Qitzur Shulchan Arukh – 180:2

ב: שְׁבִיעִית, מְשַׁמֶּטֶת כָּל מִלְוֶה, בֵּין מִלְוֶה עַל-פֶּה, בֵּין מִלְוֶה בִּשְׁטָר, וַאֲפִלּוּ יֶשׁ בּוֹ אַחֲרָיוּת נְכָסִים. וּמִי שֶׁנָּתַן לַחֲבֵרוֹ מָעוֹת בְּתוֹרַת עִסְקָא, שֶׁהַדִּין הוּא ֹשֶחֶצְיָן מִלְוֶה וְחֶצְיָן פִּקָּדוֹן, הַחֵצִי שֶׁהוּא מִלְוֶה מְשַׁמֵּט, וְהַחֵצִי שֶׁהוּא פִקָּדוֹן אֵינוֹ מְשַׁמֵּט

The seventh year lays to rest every loan, whether loaned orally, whether loaned with a contract, and even if it is an item for which there is clear responsibility [e.g. land, immobile goods, or siginificant mobile ones, where the ownership is more obvious]. Someone who gave his friend money as a business investment, such that half is a loan and half is [retained but] leftin his charge, the half that is a loan is retired, but the half that is left in his charge is not.

Shemittas kesafim (the retirement of loans on the 7th year) is Torah law only when yovel (the jubilee year) is in practice, that is, when most Jews are living in Israel, and possibly even only if we’re back on the lands as divided by tribe. The Shulchan Arukh (CM 67:1), states that today this law is midivrei soferim, a rabbinic law endorsed by prophecy, a more binding sort of man-made leglislation. This appears to be the majority opinion, that it is rabbinic law. The Ramban (Seifer haZekhus) says it’s even Torahitic. On the other side, the Raavad says it’s a minhag chassidus, a practice of piety, not binding at all. The Rama (CM, ad loc) says that some say there is a custom not to practice this law at all, dating back to the days of the Rosh.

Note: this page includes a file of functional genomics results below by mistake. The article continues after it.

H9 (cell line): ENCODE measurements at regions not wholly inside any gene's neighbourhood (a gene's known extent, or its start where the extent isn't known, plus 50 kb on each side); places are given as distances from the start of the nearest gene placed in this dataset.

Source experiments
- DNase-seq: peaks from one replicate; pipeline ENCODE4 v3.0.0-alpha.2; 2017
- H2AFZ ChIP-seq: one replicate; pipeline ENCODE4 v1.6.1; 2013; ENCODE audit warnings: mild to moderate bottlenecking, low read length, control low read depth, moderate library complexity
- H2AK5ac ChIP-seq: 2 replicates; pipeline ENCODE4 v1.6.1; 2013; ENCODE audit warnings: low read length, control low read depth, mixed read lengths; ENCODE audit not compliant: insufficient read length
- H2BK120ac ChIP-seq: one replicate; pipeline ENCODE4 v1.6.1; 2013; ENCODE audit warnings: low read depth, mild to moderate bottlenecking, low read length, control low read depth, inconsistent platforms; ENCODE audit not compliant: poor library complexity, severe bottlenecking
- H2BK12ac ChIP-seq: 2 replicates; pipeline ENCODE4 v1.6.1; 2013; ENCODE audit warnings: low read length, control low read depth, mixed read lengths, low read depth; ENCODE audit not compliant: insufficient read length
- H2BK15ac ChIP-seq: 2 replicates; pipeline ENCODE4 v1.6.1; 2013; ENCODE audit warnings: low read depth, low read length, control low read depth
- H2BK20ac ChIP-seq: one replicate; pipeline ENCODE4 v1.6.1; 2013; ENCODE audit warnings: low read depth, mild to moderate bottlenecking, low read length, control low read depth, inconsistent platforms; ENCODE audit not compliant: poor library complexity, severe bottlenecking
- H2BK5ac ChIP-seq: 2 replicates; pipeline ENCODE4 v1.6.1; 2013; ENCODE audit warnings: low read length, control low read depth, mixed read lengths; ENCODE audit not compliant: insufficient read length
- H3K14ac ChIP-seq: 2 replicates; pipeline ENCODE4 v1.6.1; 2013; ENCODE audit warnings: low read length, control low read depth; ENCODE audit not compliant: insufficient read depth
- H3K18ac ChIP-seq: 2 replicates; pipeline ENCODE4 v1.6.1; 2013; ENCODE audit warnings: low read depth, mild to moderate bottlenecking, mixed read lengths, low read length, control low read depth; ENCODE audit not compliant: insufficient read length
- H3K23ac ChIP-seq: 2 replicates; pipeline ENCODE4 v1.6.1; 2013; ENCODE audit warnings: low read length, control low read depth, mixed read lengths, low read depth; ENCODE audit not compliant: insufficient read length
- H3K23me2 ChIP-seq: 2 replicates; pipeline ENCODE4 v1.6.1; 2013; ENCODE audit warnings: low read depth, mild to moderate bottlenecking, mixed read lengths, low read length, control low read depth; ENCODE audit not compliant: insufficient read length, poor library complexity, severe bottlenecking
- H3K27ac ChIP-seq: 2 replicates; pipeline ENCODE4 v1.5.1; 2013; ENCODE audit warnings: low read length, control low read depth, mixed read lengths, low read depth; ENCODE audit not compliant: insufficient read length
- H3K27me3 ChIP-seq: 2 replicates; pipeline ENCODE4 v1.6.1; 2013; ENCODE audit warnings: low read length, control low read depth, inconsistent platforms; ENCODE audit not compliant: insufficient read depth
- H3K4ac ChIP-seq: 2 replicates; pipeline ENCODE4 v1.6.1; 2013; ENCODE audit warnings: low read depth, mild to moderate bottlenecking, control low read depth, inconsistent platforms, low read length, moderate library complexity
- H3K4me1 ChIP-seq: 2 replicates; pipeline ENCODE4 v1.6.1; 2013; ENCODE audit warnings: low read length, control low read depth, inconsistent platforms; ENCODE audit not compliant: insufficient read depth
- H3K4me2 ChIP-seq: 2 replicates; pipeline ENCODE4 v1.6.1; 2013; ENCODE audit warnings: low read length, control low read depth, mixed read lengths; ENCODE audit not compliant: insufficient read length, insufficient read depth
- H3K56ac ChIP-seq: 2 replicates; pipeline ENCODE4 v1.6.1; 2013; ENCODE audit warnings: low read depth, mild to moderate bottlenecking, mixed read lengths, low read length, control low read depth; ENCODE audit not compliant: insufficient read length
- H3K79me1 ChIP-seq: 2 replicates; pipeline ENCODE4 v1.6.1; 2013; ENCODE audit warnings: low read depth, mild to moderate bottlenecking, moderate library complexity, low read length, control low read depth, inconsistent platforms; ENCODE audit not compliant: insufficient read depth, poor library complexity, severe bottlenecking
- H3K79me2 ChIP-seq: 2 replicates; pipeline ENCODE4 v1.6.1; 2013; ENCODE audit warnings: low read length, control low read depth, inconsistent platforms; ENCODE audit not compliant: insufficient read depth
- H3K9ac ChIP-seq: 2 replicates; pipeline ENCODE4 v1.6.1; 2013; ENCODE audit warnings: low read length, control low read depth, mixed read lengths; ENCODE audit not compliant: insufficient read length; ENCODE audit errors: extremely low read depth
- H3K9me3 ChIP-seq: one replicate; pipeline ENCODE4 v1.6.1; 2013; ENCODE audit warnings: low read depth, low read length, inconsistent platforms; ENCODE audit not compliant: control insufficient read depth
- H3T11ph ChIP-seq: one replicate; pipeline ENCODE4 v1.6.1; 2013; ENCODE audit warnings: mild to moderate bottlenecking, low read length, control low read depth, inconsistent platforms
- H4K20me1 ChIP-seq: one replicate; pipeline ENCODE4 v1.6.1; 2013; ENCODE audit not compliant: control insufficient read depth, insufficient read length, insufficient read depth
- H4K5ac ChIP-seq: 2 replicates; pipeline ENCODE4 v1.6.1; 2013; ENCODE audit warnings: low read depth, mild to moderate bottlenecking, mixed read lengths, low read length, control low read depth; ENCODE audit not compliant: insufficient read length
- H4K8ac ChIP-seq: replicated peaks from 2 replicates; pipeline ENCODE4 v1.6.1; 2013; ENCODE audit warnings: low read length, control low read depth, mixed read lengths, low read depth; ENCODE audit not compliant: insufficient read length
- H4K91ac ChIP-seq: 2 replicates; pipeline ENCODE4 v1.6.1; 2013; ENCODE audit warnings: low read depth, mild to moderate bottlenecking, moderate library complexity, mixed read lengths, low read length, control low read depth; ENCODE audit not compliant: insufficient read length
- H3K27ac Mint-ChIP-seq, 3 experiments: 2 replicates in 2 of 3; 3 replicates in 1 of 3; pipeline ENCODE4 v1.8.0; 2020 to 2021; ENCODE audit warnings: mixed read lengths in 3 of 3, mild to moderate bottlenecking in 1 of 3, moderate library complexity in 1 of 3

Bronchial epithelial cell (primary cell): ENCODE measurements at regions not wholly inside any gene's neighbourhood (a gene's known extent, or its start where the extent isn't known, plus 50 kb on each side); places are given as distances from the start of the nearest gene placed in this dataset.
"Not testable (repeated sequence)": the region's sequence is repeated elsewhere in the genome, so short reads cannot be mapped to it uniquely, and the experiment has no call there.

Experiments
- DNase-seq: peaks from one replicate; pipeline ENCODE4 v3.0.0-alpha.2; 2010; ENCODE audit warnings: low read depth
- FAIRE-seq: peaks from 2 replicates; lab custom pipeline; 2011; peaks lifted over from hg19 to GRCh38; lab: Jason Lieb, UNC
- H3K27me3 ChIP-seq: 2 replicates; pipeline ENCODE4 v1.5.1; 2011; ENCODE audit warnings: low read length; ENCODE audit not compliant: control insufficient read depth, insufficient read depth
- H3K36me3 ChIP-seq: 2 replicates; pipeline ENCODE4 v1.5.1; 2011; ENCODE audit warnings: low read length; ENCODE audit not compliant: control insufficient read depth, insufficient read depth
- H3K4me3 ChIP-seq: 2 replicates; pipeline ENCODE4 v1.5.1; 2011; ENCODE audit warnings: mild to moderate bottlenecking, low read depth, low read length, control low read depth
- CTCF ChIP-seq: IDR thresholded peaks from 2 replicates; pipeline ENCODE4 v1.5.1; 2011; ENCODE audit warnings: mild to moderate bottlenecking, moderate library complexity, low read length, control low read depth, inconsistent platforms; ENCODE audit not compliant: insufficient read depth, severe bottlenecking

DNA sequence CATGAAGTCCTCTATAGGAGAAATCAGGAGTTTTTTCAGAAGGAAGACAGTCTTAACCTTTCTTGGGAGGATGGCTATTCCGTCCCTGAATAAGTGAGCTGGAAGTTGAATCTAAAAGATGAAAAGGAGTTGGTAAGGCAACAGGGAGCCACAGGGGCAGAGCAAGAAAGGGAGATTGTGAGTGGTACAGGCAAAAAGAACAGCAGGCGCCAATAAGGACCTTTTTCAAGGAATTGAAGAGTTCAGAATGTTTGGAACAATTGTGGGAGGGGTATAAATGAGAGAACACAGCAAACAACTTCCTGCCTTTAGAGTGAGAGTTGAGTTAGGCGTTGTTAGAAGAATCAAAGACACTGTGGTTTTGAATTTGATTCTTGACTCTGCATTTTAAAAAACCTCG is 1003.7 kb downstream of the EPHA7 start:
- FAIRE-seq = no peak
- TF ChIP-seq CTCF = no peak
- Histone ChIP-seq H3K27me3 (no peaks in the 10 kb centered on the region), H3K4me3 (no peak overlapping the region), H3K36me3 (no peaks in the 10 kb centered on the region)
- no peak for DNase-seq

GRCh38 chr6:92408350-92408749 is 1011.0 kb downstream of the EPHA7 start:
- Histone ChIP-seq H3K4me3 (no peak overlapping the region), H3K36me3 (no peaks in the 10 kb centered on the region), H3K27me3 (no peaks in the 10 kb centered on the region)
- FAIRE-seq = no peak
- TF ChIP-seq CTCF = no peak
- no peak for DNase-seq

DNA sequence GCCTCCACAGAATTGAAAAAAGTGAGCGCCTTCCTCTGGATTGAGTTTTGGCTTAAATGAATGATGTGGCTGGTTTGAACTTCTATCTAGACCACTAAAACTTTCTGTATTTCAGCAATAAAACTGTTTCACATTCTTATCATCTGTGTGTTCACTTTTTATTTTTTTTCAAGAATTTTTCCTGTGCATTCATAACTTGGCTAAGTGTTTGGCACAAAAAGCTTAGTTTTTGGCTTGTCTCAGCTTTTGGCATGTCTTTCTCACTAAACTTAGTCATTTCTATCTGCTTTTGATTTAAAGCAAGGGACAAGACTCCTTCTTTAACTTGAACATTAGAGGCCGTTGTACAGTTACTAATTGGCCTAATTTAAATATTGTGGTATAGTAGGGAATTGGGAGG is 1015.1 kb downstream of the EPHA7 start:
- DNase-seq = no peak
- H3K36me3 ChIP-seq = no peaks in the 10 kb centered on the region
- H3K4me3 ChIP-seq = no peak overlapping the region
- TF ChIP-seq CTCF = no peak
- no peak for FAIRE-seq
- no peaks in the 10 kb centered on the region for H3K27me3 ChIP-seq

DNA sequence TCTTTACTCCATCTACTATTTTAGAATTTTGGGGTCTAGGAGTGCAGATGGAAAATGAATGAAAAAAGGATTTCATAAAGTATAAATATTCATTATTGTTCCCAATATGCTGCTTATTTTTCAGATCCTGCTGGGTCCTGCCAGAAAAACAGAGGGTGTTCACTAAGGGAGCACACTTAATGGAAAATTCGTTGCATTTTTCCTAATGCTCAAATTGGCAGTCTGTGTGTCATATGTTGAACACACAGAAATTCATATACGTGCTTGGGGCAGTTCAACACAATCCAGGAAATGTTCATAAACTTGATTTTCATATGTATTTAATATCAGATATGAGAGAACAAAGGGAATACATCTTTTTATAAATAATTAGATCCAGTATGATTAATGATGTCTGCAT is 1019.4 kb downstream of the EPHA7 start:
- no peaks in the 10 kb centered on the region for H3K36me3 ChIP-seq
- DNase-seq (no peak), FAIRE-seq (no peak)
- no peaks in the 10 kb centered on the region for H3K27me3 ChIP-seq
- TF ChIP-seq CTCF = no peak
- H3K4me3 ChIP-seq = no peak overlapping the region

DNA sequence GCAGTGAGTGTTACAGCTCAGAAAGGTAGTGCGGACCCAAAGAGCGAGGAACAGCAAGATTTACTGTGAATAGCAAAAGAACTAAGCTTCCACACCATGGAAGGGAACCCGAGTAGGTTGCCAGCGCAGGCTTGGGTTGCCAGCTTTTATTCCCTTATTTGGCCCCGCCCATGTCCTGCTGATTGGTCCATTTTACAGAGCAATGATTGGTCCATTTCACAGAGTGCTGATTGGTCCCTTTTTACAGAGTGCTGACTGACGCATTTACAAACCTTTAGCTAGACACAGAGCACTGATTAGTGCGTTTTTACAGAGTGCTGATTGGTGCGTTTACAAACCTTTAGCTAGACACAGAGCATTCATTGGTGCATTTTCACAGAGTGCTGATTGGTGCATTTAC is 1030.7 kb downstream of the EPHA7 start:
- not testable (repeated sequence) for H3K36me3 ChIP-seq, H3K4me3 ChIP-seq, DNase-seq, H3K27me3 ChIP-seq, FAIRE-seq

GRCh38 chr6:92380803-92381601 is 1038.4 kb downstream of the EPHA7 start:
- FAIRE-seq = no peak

The question is understanding what the Rama is referring to — how can one have a custom to ignore a prohibition?

The Rosh himself explains that we started inserting an explicit clause in the loan that shemitah does not retire it.

The Gra says the custom is based on holding like the Raavad. The practice is an act of piety, and in Ashkenaz it became common not to follow it.

The Mahariq (shu”t #96) limits this custom to items that have acharyus nechasim. In contrast to what R’ Ganzfried writes here, the Mahariq rules that items which are clearly identifiable and don’t often change ownership were not included in the rabbinic legislation.

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